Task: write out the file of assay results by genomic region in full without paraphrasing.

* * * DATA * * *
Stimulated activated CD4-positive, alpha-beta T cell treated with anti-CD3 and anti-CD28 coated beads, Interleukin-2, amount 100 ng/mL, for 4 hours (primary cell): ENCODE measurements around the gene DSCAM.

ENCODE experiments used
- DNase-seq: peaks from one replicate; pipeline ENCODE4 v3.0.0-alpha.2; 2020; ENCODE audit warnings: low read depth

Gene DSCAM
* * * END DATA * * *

Stimulated activated CD4-positive, alpha-beta T cell treated with anti-CD3 and anti-CD28 coated beads, Interleukin-2, amount 100 ng/mL, for 4 hours (primary cell): ENCODE measurements around the gene DSCAM.

ENCODE experiments used
- DNase-seq: peaks from one replicate; pipeline ENCODE4 v3.0.0-alpha.2; 2020; ENCODE audit warnings: low read depth

Gene DSCAM